The Minister may be interested to know about work called “deemed appointments”. Energy companies tell their customers that they are going to be in their area on a particular day. They give a specified time and date; there is no consultation with the customer. The customer is merely informed. The customer is able to cancel or rearrange the appointment, but if the customer does not respond to the notification, the company will turn up prepared and ready to install a smart meter. We have evidence from Audrey Gallacher of Energy UK, who said:
“We have also had some feedback from Ofgem, the regulator, that companies should be taking a much more assertive approach,”—[Official Report, Smart Meters Committee Public Bill Committee, 21 November 2017; c. 10, Q14.]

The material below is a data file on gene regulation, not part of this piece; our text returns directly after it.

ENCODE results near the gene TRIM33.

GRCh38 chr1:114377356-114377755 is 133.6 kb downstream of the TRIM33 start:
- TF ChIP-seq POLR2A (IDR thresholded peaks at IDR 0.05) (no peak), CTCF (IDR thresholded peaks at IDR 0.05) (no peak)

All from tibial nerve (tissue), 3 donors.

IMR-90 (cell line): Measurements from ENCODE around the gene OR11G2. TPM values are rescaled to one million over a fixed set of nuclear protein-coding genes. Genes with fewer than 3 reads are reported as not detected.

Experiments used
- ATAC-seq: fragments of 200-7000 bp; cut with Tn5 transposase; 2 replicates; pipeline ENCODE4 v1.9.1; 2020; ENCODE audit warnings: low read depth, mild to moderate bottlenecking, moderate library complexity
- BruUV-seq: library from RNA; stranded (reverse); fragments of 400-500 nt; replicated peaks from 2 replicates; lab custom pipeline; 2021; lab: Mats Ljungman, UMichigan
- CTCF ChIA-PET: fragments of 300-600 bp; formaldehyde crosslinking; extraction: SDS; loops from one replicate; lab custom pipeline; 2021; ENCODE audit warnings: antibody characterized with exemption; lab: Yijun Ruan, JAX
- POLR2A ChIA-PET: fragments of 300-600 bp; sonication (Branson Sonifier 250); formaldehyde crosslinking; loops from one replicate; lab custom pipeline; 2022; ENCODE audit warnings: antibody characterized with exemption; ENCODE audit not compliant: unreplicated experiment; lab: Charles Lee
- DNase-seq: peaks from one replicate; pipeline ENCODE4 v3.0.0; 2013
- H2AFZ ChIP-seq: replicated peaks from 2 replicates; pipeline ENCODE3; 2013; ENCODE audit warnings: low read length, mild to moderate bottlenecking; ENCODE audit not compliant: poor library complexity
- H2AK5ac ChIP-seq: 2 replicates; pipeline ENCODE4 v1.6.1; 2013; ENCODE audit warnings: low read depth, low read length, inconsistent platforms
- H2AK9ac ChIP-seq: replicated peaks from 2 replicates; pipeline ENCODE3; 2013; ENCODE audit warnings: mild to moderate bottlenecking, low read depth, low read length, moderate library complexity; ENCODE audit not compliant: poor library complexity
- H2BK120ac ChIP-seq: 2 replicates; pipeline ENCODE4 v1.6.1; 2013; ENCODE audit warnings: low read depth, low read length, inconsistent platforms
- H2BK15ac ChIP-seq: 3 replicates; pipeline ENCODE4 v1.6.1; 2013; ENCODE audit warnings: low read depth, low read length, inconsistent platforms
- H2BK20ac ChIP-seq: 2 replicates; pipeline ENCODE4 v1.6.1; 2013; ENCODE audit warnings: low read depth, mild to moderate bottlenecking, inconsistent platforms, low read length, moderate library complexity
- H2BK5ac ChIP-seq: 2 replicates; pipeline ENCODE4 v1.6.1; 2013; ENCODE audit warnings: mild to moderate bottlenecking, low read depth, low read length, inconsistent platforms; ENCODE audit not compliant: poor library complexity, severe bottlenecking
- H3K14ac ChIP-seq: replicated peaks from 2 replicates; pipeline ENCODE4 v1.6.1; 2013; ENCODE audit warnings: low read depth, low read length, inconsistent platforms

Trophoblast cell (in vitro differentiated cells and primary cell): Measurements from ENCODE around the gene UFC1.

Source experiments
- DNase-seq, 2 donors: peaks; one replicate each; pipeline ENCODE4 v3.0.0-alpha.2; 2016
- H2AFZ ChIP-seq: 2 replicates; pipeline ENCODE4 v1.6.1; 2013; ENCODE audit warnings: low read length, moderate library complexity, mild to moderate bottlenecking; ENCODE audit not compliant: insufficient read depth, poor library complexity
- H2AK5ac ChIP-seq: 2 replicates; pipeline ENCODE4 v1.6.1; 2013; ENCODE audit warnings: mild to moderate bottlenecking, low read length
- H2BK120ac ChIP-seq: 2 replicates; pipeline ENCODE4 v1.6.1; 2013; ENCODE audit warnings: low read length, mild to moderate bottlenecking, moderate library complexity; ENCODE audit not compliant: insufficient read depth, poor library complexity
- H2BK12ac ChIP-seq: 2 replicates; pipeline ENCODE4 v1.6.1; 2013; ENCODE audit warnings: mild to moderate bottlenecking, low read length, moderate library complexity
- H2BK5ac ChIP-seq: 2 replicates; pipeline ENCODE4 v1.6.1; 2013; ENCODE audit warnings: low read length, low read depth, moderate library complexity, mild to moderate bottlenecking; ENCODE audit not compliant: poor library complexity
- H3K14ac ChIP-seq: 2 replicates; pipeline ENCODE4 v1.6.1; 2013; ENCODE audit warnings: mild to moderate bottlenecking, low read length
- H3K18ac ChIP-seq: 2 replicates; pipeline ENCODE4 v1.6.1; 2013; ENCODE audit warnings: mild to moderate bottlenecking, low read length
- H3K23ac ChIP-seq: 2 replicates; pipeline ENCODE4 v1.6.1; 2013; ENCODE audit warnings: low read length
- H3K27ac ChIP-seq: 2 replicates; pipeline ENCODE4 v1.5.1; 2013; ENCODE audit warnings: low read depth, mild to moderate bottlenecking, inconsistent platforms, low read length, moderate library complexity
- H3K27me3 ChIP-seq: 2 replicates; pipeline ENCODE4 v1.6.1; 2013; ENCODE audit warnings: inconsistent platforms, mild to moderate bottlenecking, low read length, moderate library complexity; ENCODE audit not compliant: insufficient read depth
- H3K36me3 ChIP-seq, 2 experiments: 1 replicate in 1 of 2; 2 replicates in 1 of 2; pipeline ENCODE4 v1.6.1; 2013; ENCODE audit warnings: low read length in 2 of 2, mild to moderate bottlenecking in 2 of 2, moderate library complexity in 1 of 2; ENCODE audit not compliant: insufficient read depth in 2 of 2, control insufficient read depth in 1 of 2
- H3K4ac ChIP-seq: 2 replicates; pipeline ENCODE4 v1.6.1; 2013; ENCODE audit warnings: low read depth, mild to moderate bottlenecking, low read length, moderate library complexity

That is quite worrying because already we are hearing of companies taking what many would consider an over-assertive approach. When we are talking about the progress of the roll-out, we have to be mindful of the need to put the customer at the heart of the process, and Ofgem should perhaps monitor how the smart meters are sold to the public and what the response might be. The Minister might already be aware that the Trading Standards Institute believes it has some grounds for believing that the energy companies may be committing offences under the Consumer Protection Act 2015. I think that should give us real cause for concern; we surely hope to roll out smart meters with the public fully on board. This does not breed trust between the energy companies and the consumers into whose homes we expect the meters to go.